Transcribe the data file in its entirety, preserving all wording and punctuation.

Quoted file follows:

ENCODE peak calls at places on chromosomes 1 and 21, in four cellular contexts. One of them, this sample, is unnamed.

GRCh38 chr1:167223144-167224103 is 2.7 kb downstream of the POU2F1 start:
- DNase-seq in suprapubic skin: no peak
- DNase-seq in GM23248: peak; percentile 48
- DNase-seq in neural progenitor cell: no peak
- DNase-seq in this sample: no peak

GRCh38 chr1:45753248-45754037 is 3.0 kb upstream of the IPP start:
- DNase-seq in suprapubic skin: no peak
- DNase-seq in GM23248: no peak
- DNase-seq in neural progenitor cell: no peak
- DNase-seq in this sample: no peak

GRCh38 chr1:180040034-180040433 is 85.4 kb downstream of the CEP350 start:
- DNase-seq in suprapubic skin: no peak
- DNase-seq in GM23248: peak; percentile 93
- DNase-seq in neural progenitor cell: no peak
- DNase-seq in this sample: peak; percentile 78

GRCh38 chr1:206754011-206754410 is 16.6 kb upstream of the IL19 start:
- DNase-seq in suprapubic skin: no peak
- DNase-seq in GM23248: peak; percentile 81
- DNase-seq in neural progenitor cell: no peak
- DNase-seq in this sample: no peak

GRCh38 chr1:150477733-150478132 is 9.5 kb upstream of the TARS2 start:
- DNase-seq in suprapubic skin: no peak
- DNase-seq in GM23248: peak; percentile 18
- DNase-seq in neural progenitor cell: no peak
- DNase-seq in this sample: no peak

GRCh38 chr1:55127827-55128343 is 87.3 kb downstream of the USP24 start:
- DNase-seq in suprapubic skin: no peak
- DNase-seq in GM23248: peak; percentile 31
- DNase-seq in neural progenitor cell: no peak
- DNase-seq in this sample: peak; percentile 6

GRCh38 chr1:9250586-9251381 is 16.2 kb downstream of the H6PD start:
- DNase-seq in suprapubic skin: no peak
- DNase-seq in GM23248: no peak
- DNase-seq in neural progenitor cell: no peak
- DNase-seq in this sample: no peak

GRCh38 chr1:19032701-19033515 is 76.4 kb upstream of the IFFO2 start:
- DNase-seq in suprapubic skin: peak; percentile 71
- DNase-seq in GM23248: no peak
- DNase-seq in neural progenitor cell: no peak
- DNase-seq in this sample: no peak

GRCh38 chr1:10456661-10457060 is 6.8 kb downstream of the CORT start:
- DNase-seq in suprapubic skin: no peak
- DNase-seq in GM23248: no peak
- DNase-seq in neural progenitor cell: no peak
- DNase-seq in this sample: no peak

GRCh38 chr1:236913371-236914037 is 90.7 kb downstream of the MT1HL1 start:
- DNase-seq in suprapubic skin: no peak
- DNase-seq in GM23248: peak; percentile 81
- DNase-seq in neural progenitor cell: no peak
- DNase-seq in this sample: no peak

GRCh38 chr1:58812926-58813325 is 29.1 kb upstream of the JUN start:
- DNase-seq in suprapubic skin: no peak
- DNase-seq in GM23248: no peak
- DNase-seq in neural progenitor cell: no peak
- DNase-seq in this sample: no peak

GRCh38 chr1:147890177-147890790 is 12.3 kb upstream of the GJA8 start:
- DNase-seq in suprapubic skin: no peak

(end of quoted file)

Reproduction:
ENCODE peak calls at places on chromosomes 1 and 21, in four cellular contexts. One of them, this sample, is unnamed.

GRCh38 chr1:167223144-167224103 is 2.7 kb downstream of the POU2F1 start:
- DNase-seq in suprapubic skin: no peak
- DNase-seq in GM23248: peak; percentile 48
- DNase-seq in neural progenitor cell: no peak
- DNase-seq in this sample: no peak

GRCh38 chr1:45753248-45754037 is 3.0 kb upstream of the IPP start:
- DNase-seq in suprapubic skin: no peak
- DNase-seq in GM23248: no peak
- DNase-seq in neural progenitor cell: no peak
- DNase-seq in this sample: no peak

GRCh38 chr1:180040034-180040433 is 85.4 kb downstream of the CEP350 start:
- DNase-seq in suprapubic skin: no peak
- DNase-seq in GM23248: peak; percentile 93
- DNase-seq in neural progenitor cell: no peak
- DNase-seq in this sample: peak; percentile 78

GRCh38 chr1:206754011-206754410 is 16.6 kb upstream of the IL19 start:
- DNase-seq in suprapubic skin: no peak
- DNase-seq in GM23248: peak; percentile 81
- DNase-seq in neural progenitor cell: no peak
- DNase-seq in this sample: no peak

GRCh38 chr1:150477733-150478132 is 9.5 kb upstream of the TARS2 start:
- DNase-seq in suprapubic skin: no peak
- DNase-seq in GM23248: peak; percentile 18
- DNase-seq in neural progenitor cell: no peak
- DNase-seq in this sample: no peak

GRCh38 chr1:55127827-55128343 is 87.3 kb downstream of the USP24 start:
- DNase-seq in suprapubic skin: no peak
- DNase-seq in GM23248: peak; percentile 31
- DNase-seq in neural progenitor cell: no peak
- DNase-seq in this sample: peak; percentile 6

GRCh38 chr1:9250586-9251381 is 16.2 kb downstream of the H6PD start:
- DNase-seq in suprapubic skin: no peak
- DNase-seq in GM23248: no peak
- DNase-seq in neural progenitor cell: no peak
- DNase-seq in this sample: no peak

GRCh38 chr1:19032701-19033515 is 76.4 kb upstream of the IFFO2 start:
- DNase-seq in suprapubic skin: peak; percentile 71
- DNase-seq in GM23248: no peak
- DNase-seq in neural progenitor cell: no peak
- DNase-seq in this sample: no peak

GRCh38 chr1:10456661-10457060 is 6.8 kb downstream of the CORT start:
- DNase-seq in suprapubic skin: no peak
- DNase-seq in GM23248: no peak
- DNase-seq in neural progenitor cell: no peak
- DNase-seq in this sample: no peak

GRCh38 chr1:236913371-236914037 is 90.7 kb downstream of the MT1HL1 start:
- DNase-seq in suprapubic skin: no peak
- DNase-seq in GM23248: peak; percentile 81
- DNase-seq in neural progenitor cell: no peak
- DNase-seq in this sample: no peak

GRCh38 chr1:58812926-58813325 is 29.1 kb upstream of the JUN start:
- DNase-seq in suprapubic skin: no peak
- DNase-seq in GM23248: no peak
- DNase-seq in neural progenitor cell: no peak
- DNase-seq in this sample: no peak

GRCh38 chr1:147890177-147890790 is 12.3 kb upstream of the GJA8 start:
- DNase-seq in suprapubic skin: no peak